A thoughtful, kind-hearted, deeply compassionate movie about the plight of the common man that is also, well, kinda boring. It has some really nice moments but a lot of it feels a bit flat to me, lacking that certain punch or panache it needed to win me over. A movie I can respect, while not especially enjoying. It gets a B-.
Quite simply a masterpiece in every way. The acting is heart aching and beautiful and one believes this is life itself. So wonderfully shot and tenderly put together, this film left me speechless. Its enduring power owes much to the father and son relationship, one which is unparalleled and rarely explored and treated as tenderly as it is here. My heart was breaking at the finale, and a little broken still.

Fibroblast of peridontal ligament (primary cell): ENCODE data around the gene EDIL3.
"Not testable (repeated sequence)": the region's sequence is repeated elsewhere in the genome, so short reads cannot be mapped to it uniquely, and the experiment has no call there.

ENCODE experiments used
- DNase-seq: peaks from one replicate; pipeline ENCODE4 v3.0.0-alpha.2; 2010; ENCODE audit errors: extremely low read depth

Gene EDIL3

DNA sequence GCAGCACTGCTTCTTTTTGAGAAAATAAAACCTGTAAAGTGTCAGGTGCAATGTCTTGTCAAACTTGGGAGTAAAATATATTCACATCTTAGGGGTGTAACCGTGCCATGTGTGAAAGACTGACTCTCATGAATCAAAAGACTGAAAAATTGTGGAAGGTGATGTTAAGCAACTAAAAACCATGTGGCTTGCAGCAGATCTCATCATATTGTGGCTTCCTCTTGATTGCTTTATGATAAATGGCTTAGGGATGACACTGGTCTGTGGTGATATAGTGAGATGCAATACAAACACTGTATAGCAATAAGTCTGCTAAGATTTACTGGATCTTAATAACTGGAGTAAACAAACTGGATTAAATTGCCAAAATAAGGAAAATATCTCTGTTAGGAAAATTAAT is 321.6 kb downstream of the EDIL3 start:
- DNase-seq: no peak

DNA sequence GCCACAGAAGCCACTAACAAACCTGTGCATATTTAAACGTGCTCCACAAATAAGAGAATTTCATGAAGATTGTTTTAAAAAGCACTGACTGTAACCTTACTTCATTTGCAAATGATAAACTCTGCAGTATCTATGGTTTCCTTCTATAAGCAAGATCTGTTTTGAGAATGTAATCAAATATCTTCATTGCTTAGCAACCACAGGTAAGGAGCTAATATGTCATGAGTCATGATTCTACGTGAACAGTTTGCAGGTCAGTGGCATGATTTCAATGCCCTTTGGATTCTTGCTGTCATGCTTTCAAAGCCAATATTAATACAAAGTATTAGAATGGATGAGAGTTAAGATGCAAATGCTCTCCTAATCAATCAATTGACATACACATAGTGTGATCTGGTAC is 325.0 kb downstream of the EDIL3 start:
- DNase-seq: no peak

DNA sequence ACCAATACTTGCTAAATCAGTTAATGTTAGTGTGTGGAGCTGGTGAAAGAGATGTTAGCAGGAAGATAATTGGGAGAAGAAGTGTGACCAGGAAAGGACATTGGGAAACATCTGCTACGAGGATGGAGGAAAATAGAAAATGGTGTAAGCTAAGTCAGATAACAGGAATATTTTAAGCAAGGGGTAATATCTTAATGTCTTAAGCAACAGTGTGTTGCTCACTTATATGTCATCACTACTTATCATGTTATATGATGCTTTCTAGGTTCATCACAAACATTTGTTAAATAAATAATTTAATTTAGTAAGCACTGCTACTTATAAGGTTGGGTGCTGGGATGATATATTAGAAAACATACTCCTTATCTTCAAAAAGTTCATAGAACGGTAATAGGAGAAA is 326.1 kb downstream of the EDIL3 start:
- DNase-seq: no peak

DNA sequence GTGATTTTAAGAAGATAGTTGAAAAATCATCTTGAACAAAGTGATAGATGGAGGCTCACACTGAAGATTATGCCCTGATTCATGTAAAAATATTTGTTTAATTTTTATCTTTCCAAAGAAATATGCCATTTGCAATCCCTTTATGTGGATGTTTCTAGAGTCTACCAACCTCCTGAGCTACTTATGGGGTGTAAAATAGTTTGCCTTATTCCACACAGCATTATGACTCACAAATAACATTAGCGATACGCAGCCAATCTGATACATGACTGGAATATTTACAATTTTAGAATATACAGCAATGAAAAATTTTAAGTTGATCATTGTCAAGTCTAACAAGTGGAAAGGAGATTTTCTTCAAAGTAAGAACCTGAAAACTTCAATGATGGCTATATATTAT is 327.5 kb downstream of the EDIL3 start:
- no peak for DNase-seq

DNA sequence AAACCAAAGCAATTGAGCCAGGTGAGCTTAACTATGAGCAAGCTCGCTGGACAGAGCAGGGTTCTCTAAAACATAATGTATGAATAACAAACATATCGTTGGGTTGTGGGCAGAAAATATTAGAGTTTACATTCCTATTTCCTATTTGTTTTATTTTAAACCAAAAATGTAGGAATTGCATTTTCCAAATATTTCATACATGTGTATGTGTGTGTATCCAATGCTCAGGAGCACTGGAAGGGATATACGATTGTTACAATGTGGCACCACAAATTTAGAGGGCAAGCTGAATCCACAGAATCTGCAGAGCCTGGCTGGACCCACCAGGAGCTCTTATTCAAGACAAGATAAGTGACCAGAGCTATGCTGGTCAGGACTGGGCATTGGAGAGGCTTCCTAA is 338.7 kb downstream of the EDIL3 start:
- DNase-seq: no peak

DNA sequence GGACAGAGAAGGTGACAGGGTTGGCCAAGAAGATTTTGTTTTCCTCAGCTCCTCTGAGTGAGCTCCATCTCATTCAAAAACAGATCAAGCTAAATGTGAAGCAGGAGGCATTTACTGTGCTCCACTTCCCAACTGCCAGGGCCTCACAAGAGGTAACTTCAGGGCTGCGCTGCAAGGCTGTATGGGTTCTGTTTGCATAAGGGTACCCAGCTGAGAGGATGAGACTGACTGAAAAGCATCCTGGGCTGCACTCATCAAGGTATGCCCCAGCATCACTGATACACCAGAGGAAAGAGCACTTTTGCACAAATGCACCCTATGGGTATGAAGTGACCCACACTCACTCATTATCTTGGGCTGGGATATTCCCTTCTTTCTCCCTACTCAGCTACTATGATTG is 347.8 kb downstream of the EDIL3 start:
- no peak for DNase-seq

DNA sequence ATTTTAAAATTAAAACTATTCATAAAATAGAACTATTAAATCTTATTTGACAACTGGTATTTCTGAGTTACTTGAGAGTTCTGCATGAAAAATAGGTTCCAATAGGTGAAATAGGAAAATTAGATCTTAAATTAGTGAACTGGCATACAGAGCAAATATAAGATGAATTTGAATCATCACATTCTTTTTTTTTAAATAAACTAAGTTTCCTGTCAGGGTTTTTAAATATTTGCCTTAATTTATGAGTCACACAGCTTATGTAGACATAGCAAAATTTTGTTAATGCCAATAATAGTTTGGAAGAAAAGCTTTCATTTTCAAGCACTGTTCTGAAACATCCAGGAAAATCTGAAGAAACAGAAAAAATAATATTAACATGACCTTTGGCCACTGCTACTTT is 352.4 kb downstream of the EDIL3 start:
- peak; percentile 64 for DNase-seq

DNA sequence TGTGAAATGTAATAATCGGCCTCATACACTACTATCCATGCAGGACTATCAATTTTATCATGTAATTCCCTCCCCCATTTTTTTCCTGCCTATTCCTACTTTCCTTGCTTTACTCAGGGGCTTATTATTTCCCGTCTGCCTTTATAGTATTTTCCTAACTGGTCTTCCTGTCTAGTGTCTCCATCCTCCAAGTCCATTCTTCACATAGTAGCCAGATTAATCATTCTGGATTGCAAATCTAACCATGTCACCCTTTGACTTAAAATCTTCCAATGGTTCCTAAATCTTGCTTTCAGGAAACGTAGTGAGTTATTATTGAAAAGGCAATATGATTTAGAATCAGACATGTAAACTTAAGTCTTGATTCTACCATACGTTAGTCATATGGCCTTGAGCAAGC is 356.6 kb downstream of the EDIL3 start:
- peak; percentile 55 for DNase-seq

I can't deny the masterful potency of Bicycle Thieves, its moral clarity and the way that, although it's arthouse by default today, it could play to a crowd in '48. Part of my skepticism toward Italian neorealism has to do with its legacy, and the way so many modern festival pretenders gild the lily with over-the-top plot contrivances. De Sica's original knows that simple and mundane can have great emotional power.